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Phantom Plane Crashes


Crashing plane

Crashing plane



Nov. 18, 1955. The first reports told of extensive search parties combing the mountainous region of Dark Hollow, Pennsylvania, looking for a plane believed crashed. The search began after Dale Murphy, civil defense coordinator of Cumberland County, said he received reports from ten GOC members of either hearing or seeing a plane, "probably in trouble," flying about 1,000 feet. One spotter said she saw it go out of sight behind a hill, then heard something like an explosion. However, checks with various air control agencies failed to turn up any reports of either a plane missing or in trouble.

Air-sea rescue planes were dispatched by Westover Air Force Base in Massachusetts to aid ground crews in the search. The planes were requested after two flares were reported over a deep ravine in Dark Hollow. But the aerial search by the Air Force and the Civil Air Patrol along with nearly 300 firemen, police, civil defense workers, and volunteers found no trace of a crashed plane. But the persistence of flares renewed the searchers efforts.

On the 20th, yellow flares were reported at 1:30 a.m. and 6 p.m. At 9:30 that night Murphy ordered sirens blown on all fire equipment in the region. Fifteen minutes later, another flare arched into the sky. Finally, on the 22nd Nov., the search was halted, and the "ghost plane" became a legend. (Source: C.R.I.F.O. ORBIT Newsletter, Vol. 2, No. 10 - Jan. 6, 1956)


On November 29, 1996, the day after Thanksgiving, a Miami Township, Ohio, resident was unloading groceries from his car. As he walked into his house, something disruptive happened. "The ground shook, and my house vibrated," commented the gentleman during an interview from his living room three weeks afterward. "It sounded like two concrete slabs crashing together. I could feel the shock of it. My windows and shades even rattled for about thirty seconds. I'd say that the sound shook the house between seven-thirty and eight," the witness added. "About a half-hour or so later, the Franklin Police Department showed up checking around for an airplane crash."

Later that same night, a visit to the Franklin Police Department to inquire about the Franklin search with Lieutenant Massey revealed some conflicting information. "I believe your witness is mistaken," Massey said. "Our search and rescue operation didn't begin until 9:07 p.m., which was in response to the county-wide advisement of a possible plane down in the area." The search and rescue mission was enormous, and was conducted by several police agencies from the Warren and Montgomery County areas.

The search began at 8:49 p.m. when the Miami Township police headquarters received a telephone call from the FAA Flight Service Station located at the Dayton International Airport. Apparently, Rescue Coordination Services advised the Miami Township department of the detection of an ELT beacon (Emergency Locator Transmission), which had originated from an area two miles west of Dayton General Airport. Strangely, the ELT signal was not received locally, as would be expected, but rather was detected by orbiting satellite.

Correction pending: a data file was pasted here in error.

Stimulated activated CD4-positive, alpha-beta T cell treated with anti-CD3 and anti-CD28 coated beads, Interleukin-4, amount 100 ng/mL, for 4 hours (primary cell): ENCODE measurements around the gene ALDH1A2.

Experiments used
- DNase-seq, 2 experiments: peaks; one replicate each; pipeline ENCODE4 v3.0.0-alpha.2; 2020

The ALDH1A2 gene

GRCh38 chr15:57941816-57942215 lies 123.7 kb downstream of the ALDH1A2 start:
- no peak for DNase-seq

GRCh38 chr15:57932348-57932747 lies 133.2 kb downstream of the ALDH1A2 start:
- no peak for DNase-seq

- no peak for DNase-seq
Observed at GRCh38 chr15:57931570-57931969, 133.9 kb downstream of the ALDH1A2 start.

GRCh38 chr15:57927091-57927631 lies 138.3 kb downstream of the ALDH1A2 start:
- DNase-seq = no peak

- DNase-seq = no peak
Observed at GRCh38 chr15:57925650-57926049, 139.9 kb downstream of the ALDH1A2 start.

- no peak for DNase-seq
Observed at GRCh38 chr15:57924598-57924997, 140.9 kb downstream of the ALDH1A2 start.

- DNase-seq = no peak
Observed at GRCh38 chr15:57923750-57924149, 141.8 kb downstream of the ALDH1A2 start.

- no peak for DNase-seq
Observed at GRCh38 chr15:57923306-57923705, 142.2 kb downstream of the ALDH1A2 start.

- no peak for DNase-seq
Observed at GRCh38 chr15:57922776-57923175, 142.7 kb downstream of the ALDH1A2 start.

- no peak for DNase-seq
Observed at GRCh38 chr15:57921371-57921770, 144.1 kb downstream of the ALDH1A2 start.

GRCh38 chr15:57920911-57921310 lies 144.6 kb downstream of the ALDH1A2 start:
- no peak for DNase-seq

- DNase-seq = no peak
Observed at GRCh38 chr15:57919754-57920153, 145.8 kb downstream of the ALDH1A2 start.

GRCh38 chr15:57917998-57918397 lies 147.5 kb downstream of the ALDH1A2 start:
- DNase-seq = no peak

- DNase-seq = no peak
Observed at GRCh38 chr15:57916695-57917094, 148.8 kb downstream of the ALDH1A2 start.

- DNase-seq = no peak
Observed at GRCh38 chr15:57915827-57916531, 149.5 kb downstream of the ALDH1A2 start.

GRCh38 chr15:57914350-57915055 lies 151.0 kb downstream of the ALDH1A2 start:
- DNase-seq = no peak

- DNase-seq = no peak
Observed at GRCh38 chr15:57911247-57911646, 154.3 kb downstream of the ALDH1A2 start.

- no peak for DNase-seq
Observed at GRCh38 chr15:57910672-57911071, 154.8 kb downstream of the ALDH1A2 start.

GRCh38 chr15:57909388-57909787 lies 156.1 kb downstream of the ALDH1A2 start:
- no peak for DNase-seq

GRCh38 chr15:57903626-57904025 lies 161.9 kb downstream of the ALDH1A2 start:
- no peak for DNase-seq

Once the rescue operation was enacted, the search crews raced into an area west -- and then later south -- of the Wright Brothers/South Dayton General Airport. The reasoning behind the initial change in the search locations is that the ELT signal was evidently changing position, appearing first approximately 15 miles to the northwest of the Wright-Brothers Airport, and then was strangely tracked to a distance of over two miles west of the airport.

At 9:17 p.m., Springboro and Miamisburg units on foot began to detect the profuse smell of hot burning rubber. Strangely, a third location on State Route 741 is also where a second area resident complained of an explosive sound heard, also between 7:30 p.m. and 8:00 p.m. No physical evidence is known to have been recovered that would indicate there was an aircraft emergency resulting in a crash, as no known debris has been found.

The entire state of affairs regarding the mystery ELT signal, loud booming and crashing sounds heard by independent witnesses from two locations, the visual observation of an object with one red light, the uncertain chain of events at Post 83, the radar track announced to the police agencies by the Dayton International Airport, the smell of burning rubber, the subsequent denial of certain reporting procedures by the DIA which were later found to have occurred, the lack of log entries maintained by DIA operators, the subsequent inquiries as to how the calls were handled by C.A.P., and the involvement of Langley in announcing this to Flight Services are various issues that remain unresolved in this tangled, complicated drama. (Source: Kenny Young)

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